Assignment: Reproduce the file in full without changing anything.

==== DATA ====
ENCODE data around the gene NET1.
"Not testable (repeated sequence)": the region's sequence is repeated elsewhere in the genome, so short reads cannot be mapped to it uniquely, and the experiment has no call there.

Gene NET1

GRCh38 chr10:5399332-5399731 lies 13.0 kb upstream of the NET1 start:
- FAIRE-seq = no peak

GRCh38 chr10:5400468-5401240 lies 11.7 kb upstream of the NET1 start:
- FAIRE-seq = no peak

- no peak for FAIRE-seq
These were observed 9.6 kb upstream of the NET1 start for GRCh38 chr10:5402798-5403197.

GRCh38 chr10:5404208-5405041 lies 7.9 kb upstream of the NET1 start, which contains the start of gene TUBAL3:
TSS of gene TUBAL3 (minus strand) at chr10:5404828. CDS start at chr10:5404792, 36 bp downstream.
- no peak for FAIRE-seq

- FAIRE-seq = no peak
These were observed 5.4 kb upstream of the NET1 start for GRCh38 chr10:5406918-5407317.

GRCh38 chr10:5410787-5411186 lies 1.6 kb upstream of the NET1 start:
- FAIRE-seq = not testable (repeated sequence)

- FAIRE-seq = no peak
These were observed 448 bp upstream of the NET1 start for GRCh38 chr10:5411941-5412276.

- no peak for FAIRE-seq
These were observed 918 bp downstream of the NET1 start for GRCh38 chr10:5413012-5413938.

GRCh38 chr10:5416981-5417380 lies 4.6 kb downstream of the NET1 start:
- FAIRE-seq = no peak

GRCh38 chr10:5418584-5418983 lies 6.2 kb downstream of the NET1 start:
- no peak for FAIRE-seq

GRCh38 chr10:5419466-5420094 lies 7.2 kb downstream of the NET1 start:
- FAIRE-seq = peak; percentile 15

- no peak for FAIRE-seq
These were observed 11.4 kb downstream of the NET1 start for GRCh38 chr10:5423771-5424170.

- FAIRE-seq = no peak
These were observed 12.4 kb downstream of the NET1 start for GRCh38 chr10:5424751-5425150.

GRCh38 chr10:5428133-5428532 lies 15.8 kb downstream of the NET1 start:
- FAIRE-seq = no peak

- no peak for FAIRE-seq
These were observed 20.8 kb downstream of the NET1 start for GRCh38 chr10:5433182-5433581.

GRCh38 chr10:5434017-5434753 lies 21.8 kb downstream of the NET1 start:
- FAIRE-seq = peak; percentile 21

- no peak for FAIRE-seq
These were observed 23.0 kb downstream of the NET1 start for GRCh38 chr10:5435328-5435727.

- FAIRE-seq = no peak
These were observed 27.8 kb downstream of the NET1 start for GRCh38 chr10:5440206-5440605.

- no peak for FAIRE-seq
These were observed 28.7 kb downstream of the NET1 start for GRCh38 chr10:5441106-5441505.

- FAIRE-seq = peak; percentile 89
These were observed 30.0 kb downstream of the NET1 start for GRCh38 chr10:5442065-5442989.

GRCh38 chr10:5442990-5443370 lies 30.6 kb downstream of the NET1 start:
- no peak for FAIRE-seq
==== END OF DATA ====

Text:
ENCODE data around the gene NET1.
"Not testable (repeated sequence)": the region's sequence is repeated elsewhere in the genome, so short reads cannot be mapped to it uniquely, and the experiment has no call there.

Gene NET1

GRCh38 chr10:5399332-5399731 lies 13.0 kb upstream of the NET1 start:
- FAIRE-seq = no peak

GRCh38 chr10:5400468-5401240 lies 11.7 kb upstream of the NET1 start:
- FAIRE-seq = no peak

- no peak for FAIRE-seq
These were observed 9.6 kb upstream of the NET1 start for GRCh38 chr10:5402798-5403197.

GRCh38 chr10:5404208-5405041 lies 7.9 kb upstream of the NET1 start, which contains the start of gene TUBAL3:
TSS of gene TUBAL3 (minus strand) at chr10:5404828. CDS start at chr10:5404792, 36 bp downstream.
- no peak for FAIRE-seq

- FAIRE-seq = no peak
These were observed 5.4 kb upstream of the NET1 start for GRCh38 chr10:5406918-5407317.

GRCh38 chr10:5410787-5411186 lies 1.6 kb upstream of the NET1 start:
- FAIRE-seq = not testable (repeated sequence)

- FAIRE-seq = no peak
These were observed 448 bp upstream of the NET1 start for GRCh38 chr10:5411941-5412276.

- no peak for FAIRE-seq
These were observed 918 bp downstream of the NET1 start for GRCh38 chr10:5413012-5413938.

GRCh38 chr10:5416981-5417380 lies 4.6 kb downstream of the NET1 start:
- FAIRE-seq = no peak

GRCh38 chr10:5418584-5418983 lies 6.2 kb downstream of the NET1 start:
- no peak for FAIRE-seq

GRCh38 chr10:5419466-5420094 lies 7.2 kb downstream of the NET1 start:
- FAIRE-seq = peak; percentile 15

- no peak for FAIRE-seq
These were observed 11.4 kb downstream of the NET1 start for GRCh38 chr10:5423771-5424170.

- FAIRE-seq = no peak
These were observed 12.4 kb downstream of the NET1 start for GRCh38 chr10:5424751-5425150.

GRCh38 chr10:5428133-5428532 lies 15.8 kb downstream of the NET1 start:
- FAIRE-seq = no peak

- no peak for FAIRE-seq
These were observed 20.8 kb downstream of the NET1 start for GRCh38 chr10:5433182-5433581.

GRCh38 chr10:5434017-5434753 lies 21.8 kb downstream of the NET1 start:
- FAIRE-seq = peak; percentile 21

- no peak for FAIRE-seq
These were observed 23.0 kb downstream of the NET1 start for GRCh38 chr10:5435328-5435727.

- FAIRE-seq = no peak
These were observed 27.8 kb downstream of the NET1 start for GRCh38 chr10:5440206-5440605.

- no peak for FAIRE-seq
These were observed 28.7 kb downstream of the NET1 start for GRCh38 chr10:5441106-5441505.

- FAIRE-seq = peak; percentile 89
These were observed 30.0 kb downstream of the NET1 start for GRCh38 chr10:5442065-5442989.

GRCh38 chr10:5442990-5443370 lies 30.6 kb downstream of the NET1 start:
- no peak for FAIRE-seq